Greater Familiarity Leads to Greater Concern for the Ocean

Recently, ODFW revisited survey data collected in a 2016 visitor survey to dig deeper and learn more about Oregon coastal visitors. The goal was to use more advanced statistical methods to see if we could use visitor characteristics to predict how much a visitor knows or thinks that they know about the ocean. Read More

A Natural Laboratory for Social Science Research

Over the past several years, researchers studying people’s reactions to Oregon’s marine reserves have begun to understand the complex values and experiences that underpin how different communities interact with the ocean in different ways. Many insights from our ongoing human dimensions research centers on the importance of recognizing how and why different stakeholders interact with and value the ocean in different ways. Read More

Returning To The Reserves: Lars Robison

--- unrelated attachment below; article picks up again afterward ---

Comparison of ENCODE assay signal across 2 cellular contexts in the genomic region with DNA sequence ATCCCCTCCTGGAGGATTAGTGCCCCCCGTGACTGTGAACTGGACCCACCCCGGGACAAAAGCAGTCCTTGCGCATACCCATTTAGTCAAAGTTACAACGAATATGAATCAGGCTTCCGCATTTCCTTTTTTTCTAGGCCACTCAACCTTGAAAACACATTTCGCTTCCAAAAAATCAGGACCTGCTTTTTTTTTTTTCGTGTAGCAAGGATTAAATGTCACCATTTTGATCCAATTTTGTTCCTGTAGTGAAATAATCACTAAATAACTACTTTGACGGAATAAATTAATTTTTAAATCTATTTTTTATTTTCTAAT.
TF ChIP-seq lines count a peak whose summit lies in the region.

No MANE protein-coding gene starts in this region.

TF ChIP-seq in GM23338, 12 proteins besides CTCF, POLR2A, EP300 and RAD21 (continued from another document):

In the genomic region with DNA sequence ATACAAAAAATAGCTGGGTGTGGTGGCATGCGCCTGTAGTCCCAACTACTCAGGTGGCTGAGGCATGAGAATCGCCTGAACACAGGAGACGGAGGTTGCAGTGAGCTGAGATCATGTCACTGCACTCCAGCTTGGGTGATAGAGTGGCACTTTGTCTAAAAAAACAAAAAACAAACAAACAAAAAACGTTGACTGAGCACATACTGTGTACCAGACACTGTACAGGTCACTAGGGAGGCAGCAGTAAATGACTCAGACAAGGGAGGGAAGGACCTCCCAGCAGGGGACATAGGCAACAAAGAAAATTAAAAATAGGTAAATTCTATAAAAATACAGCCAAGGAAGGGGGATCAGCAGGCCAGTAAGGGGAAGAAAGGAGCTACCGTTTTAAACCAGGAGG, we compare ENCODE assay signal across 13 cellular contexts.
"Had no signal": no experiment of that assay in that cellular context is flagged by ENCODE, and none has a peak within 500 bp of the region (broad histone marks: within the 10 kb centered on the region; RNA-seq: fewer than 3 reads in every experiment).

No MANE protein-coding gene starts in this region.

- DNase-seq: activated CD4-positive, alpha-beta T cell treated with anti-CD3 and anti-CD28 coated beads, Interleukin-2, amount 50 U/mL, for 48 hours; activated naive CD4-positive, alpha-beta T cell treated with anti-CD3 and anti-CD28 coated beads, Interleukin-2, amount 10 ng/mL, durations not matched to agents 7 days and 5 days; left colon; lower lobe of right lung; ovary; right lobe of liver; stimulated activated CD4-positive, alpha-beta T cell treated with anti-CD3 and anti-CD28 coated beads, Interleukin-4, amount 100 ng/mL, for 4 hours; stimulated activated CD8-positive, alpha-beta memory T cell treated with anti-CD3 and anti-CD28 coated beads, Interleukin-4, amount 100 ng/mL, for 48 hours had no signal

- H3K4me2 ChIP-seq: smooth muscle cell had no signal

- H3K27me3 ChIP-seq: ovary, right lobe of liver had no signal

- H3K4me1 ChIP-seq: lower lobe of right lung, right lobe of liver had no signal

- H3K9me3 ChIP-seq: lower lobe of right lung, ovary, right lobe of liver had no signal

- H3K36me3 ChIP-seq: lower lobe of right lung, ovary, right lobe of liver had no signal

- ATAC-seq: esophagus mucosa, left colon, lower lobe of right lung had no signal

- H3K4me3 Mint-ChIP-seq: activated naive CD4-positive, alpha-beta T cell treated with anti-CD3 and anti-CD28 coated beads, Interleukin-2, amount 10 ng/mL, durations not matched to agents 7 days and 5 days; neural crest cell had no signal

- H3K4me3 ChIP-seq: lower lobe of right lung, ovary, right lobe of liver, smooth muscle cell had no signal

With a profession spanning five decades off of a 15-mile stretch of coastline, this charter boat captain’s sense of place for the Cascade Head Marine Reserve area remains deep and unchanged. Join us as we talk with Lars Robison and explore his knowledge of the reserve, how he came to know these waters, and his continued connections with this place. Read More

Returning to the Reserves

People’s experiences with the ocean – the smell of salt, the spray of waves, the rolling storms and the stunning calms — have a way of creating a sense of connectedness. Read more about our upcoming series that looks at different people’s sense of place and their different connections with the ocean. Read More

Competing Values in Conservation

How do you measure tradeoffs when comparing positive outcomes for one group of people versus the negative outcomes to another? Creating a new wilderness area, designating a wild and scenic river, or creating marine reserves all provide conservation benefits. However, there are tradeoffs. Read More